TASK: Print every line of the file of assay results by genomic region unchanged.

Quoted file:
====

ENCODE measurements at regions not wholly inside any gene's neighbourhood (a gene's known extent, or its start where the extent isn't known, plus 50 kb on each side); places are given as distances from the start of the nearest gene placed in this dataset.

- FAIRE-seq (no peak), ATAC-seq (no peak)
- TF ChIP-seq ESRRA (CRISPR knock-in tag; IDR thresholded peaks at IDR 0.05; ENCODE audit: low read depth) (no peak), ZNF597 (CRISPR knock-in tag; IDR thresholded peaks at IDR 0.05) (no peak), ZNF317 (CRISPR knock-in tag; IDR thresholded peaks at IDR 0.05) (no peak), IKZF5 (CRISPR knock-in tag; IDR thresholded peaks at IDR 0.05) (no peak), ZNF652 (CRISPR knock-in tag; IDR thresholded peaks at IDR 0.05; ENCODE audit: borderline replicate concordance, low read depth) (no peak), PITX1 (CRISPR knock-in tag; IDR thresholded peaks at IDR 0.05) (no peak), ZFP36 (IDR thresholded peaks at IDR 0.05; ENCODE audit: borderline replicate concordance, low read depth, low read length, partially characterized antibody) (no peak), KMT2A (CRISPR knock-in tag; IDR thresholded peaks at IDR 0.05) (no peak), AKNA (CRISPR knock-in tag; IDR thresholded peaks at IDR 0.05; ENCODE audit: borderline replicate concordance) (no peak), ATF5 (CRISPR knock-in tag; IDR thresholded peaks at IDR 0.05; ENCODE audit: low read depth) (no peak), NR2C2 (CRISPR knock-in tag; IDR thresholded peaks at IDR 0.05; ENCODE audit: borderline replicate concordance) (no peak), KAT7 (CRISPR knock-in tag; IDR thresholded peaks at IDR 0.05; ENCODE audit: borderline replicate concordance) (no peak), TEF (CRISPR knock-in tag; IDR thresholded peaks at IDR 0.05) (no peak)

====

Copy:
ENCODE measurements at regions not wholly inside any gene's neighbourhood (a gene's known extent, or its start where the extent isn't known, plus 50 kb on each side); places are given as distances from the start of the nearest gene placed in this dataset.

- FAIRE-seq (no peak), ATAC-seq (no peak)
- TF ChIP-seq ESRRA (CRISPR knock-in tag; IDR thresholded peaks at IDR 0.05; ENCODE audit: low read depth) (no peak), ZNF597 (CRISPR knock-in tag; IDR thresholded peaks at IDR 0.05) (no peak), ZNF317 (CRISPR knock-in tag; IDR thresholded peaks at IDR 0.05) (no peak), IKZF5 (CRISPR knock-in tag; IDR thresholded peaks at IDR 0.05) (no peak), ZNF652 (CRISPR knock-in tag; IDR thresholded peaks at IDR 0.05; ENCODE audit: borderline replicate concordance, low read depth) (no peak), PITX1 (CRISPR knock-in tag; IDR thresholded peaks at IDR 0.05) (no peak), ZFP36 (IDR thresholded peaks at IDR 0.05; ENCODE audit: borderline replicate concordance, low read depth, low read length, partially characterized antibody) (no peak), KMT2A (CRISPR knock-in tag; IDR thresholded peaks at IDR 0.05) (no peak), AKNA (CRISPR knock-in tag; IDR thresholded peaks at IDR 0.05; ENCODE audit: borderline replicate concordance) (no peak), ATF5 (CRISPR knock-in tag; IDR thresholded peaks at IDR 0.05; ENCODE audit: low read depth) (no peak), NR2C2 (CRISPR knock-in tag; IDR thresholded peaks at IDR 0.05; ENCODE audit: borderline replicate concordance) (no peak), KAT7 (CRISPR knock-in tag; IDR thresholded peaks at IDR 0.05; ENCODE audit: borderline replicate concordance) (no peak), TEF (CRISPR knock-in tag; IDR thresholded peaks at IDR 0.05) (no peak)